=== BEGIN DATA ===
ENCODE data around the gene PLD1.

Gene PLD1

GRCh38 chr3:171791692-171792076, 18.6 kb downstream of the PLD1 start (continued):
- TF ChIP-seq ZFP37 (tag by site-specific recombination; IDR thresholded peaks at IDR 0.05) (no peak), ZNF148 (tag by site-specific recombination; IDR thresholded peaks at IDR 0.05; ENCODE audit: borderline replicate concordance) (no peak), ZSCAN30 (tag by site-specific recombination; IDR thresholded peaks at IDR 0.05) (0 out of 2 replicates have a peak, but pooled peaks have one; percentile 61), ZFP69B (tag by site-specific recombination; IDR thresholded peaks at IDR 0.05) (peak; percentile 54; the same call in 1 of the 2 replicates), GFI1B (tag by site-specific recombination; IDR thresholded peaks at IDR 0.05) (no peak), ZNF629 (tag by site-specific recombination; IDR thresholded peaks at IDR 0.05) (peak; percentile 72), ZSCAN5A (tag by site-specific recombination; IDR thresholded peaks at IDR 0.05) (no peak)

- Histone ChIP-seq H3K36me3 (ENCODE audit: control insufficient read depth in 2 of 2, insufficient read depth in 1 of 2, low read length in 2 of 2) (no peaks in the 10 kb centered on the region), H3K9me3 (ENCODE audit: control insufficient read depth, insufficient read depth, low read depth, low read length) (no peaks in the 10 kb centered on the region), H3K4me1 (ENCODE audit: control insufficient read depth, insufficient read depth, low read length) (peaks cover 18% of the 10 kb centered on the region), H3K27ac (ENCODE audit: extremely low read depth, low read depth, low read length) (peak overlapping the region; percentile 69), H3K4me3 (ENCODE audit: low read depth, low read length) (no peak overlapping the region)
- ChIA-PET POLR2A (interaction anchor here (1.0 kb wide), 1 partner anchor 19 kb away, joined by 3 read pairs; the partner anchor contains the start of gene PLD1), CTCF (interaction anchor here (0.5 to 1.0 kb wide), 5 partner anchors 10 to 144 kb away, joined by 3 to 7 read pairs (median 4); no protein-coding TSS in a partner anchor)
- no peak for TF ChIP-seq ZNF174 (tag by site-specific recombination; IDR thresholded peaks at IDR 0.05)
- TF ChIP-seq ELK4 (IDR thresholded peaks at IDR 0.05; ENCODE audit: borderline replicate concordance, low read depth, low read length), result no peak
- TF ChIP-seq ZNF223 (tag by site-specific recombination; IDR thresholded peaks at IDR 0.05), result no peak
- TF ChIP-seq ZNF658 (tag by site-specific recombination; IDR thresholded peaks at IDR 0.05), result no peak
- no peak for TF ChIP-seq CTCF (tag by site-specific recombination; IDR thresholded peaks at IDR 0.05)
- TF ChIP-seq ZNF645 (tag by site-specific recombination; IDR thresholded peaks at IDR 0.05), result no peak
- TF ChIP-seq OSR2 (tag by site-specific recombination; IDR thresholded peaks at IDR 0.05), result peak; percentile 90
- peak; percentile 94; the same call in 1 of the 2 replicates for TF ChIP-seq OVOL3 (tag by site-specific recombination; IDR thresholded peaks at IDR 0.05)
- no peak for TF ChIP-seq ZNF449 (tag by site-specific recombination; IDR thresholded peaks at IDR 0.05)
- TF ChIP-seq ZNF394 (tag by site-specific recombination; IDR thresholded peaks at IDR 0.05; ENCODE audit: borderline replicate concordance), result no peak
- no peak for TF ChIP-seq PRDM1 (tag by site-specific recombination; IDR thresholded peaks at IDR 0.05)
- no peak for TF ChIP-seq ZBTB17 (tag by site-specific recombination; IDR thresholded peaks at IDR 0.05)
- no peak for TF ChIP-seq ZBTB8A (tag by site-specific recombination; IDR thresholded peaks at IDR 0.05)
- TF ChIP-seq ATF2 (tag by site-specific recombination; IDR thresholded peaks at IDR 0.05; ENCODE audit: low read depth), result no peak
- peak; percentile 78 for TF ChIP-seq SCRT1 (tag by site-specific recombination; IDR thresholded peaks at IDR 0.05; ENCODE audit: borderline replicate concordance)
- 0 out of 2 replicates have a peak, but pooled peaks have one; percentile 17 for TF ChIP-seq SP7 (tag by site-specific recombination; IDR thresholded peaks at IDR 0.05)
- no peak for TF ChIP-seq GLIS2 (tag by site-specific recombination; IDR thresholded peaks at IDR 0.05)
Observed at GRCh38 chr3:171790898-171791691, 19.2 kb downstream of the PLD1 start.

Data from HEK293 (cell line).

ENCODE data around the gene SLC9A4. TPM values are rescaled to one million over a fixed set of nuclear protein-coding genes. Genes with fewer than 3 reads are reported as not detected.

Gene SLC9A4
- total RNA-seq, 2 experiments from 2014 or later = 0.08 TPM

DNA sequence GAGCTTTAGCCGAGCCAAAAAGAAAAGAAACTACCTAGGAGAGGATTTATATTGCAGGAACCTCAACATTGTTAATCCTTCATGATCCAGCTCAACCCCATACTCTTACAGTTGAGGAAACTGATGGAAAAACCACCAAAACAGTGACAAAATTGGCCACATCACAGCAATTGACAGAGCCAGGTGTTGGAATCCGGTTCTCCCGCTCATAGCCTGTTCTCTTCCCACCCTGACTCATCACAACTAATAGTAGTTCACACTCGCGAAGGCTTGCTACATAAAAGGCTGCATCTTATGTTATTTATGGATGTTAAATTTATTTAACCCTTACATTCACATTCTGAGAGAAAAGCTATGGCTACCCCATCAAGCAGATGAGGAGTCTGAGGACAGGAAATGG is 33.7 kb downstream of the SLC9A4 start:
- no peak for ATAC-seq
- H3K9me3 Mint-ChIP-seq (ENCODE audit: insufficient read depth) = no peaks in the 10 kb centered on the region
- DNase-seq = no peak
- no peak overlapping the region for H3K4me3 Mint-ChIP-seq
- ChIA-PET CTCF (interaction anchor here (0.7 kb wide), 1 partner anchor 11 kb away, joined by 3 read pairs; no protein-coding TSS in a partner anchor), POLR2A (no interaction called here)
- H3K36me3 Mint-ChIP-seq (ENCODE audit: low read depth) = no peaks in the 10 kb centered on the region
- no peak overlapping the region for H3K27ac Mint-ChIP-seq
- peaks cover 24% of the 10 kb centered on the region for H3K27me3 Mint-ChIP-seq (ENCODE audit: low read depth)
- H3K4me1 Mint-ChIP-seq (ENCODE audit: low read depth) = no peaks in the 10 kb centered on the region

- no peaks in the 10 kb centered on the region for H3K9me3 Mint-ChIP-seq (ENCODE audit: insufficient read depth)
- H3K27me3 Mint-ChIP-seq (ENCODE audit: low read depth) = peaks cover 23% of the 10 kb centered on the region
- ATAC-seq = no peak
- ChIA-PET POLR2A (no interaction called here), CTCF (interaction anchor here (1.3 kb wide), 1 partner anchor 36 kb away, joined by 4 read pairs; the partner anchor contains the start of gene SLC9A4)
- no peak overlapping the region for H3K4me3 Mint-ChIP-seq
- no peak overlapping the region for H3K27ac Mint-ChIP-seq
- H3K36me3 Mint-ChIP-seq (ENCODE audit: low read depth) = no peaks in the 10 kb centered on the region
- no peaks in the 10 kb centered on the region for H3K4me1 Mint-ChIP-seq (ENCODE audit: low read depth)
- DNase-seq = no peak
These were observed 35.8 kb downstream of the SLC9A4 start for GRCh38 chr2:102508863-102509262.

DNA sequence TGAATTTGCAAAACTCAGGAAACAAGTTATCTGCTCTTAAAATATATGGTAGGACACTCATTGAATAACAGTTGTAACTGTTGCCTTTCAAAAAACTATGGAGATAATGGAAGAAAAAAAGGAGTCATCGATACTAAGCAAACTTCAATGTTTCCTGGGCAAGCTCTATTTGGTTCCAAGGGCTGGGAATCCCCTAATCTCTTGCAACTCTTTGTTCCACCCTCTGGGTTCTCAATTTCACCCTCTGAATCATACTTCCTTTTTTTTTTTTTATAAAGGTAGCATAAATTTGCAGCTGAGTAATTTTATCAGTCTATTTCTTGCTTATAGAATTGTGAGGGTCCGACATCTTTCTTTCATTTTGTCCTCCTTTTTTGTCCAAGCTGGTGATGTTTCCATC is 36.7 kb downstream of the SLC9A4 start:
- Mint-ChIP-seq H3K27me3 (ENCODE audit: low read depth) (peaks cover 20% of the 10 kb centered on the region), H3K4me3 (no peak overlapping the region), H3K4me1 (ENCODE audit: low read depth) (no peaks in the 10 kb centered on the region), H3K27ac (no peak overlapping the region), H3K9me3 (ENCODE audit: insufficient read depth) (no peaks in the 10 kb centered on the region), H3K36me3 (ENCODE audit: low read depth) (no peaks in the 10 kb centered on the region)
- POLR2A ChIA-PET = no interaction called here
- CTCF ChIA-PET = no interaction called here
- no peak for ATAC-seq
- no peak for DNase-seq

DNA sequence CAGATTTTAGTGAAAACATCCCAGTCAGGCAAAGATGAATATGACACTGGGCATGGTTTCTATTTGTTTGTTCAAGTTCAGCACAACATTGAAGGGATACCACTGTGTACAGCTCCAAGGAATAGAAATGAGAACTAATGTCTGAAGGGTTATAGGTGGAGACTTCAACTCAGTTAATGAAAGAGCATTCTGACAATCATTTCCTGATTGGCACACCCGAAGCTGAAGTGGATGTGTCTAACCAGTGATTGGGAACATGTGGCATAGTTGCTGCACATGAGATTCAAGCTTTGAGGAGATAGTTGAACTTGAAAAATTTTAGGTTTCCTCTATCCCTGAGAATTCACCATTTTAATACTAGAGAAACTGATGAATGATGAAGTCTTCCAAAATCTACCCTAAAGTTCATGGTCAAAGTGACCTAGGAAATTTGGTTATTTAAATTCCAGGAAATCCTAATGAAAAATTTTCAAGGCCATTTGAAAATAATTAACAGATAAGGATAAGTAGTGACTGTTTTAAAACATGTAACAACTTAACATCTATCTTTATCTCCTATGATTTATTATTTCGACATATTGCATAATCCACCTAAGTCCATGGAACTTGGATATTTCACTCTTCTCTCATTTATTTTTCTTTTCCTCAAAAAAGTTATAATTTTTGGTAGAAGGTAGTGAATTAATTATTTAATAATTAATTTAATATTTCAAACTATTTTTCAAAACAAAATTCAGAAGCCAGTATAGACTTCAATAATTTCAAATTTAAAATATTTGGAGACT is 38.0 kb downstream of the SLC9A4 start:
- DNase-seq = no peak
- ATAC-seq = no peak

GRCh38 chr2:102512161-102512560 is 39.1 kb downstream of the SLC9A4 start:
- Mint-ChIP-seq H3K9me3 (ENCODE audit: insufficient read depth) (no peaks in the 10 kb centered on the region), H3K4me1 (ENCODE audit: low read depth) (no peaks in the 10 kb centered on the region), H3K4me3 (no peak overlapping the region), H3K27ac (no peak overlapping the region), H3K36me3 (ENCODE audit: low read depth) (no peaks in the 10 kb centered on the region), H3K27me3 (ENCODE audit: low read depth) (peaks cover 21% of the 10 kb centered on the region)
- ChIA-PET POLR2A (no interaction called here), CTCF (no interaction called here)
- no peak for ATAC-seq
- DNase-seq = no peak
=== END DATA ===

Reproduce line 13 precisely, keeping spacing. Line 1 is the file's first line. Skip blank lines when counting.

- TF ChIP-seq OSR2 (tag by site-specific recombination; IDR thresholded peaks at IDR 0.05), result peak; percentile 90